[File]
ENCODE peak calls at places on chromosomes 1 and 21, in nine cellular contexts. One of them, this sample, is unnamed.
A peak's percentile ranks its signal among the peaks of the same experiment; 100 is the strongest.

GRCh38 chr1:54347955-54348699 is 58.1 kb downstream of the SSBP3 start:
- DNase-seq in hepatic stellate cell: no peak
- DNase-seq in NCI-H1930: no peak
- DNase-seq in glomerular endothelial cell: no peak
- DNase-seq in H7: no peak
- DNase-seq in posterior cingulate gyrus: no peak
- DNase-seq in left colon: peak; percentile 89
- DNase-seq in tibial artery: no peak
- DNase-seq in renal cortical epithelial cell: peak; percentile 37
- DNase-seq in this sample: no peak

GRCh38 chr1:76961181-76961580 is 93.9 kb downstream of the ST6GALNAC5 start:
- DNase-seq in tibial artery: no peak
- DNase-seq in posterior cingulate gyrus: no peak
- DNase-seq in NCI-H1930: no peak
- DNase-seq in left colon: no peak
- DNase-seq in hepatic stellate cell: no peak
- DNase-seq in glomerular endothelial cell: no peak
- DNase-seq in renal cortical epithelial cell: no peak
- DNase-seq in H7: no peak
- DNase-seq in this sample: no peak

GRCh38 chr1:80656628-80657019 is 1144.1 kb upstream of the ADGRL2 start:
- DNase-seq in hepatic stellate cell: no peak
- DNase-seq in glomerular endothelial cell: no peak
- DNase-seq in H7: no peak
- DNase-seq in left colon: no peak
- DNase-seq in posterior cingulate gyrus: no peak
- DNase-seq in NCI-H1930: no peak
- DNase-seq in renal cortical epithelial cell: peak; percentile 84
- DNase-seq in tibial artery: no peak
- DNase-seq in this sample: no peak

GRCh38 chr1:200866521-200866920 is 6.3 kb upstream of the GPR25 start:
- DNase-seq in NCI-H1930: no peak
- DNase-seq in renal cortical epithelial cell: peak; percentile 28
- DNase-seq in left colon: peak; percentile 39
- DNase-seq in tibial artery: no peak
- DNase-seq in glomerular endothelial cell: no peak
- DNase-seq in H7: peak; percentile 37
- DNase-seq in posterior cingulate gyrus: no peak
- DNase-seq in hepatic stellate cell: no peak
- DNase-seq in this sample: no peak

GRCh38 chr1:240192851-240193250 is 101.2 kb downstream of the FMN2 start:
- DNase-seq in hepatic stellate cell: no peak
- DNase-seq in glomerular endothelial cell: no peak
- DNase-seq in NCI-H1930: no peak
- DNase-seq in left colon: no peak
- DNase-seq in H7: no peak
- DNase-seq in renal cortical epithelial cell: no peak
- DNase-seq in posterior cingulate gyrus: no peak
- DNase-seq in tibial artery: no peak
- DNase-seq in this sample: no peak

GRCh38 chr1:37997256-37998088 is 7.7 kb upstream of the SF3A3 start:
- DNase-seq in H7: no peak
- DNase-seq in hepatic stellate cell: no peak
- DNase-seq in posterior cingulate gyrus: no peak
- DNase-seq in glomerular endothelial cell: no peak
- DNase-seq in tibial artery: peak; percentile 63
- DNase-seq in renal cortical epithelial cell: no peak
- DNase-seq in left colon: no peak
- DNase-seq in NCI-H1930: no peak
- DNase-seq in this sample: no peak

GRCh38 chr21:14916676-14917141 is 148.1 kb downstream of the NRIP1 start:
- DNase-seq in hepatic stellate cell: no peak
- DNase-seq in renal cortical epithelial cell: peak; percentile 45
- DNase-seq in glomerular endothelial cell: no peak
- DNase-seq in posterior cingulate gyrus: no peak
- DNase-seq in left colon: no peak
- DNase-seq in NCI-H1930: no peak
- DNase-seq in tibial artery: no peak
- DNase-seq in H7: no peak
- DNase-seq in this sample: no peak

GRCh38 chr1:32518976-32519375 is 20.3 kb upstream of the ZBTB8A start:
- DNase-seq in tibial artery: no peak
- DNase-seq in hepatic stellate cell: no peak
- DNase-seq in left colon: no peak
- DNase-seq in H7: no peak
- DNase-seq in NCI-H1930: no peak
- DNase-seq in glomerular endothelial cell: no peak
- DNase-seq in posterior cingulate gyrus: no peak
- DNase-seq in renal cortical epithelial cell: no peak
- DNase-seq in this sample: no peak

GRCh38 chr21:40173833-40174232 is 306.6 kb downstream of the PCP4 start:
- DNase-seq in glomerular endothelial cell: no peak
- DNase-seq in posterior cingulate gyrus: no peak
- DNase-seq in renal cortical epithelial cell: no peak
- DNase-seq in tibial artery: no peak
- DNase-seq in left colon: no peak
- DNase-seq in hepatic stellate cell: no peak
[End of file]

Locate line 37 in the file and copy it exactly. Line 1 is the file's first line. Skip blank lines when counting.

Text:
- DNase-seq in tibial artery: no peak